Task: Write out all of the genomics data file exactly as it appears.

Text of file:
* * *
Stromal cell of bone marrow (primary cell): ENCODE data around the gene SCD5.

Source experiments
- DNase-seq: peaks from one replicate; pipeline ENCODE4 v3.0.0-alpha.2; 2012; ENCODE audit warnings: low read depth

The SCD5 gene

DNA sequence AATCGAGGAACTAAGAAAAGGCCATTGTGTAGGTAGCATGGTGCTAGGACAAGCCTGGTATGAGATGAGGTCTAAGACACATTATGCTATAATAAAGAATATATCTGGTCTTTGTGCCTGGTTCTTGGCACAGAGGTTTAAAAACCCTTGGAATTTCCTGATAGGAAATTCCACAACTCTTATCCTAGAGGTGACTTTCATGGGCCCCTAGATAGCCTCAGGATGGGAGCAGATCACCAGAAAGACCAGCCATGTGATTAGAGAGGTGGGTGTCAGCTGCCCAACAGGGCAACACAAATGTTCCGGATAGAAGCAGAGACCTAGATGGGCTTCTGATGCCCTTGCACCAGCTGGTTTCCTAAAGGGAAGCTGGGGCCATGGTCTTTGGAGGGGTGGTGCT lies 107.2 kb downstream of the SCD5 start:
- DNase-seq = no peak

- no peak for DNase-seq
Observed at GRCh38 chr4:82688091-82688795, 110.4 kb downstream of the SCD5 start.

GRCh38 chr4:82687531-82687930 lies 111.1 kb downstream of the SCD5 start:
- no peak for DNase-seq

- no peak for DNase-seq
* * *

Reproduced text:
Stromal cell of bone marrow (primary cell): ENCODE data around the gene SCD5.

Source experiments
- DNase-seq: peaks from one replicate; pipeline ENCODE4 v3.0.0-alpha.2; 2012; ENCODE audit warnings: low read depth

The SCD5 gene

DNA sequence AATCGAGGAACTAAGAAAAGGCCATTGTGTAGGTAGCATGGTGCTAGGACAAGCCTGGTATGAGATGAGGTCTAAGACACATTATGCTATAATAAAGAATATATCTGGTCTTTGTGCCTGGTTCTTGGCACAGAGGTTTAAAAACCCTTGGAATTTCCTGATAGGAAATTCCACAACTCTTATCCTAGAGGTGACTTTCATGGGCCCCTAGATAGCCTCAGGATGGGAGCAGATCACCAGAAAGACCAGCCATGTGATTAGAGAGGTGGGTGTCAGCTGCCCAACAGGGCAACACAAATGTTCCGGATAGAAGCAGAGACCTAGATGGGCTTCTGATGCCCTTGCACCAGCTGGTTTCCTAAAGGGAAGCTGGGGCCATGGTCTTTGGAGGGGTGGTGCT lies 107.2 kb downstream of the SCD5 start:
- DNase-seq = no peak

- no peak for DNase-seq
Observed at GRCh38 chr4:82688091-82688795, 110.4 kb downstream of the SCD5 start.

GRCh38 chr4:82687531-82687930 lies 111.1 kb downstream of the SCD5 start:
- no peak for DNase-seq

- no peak for DNase-seq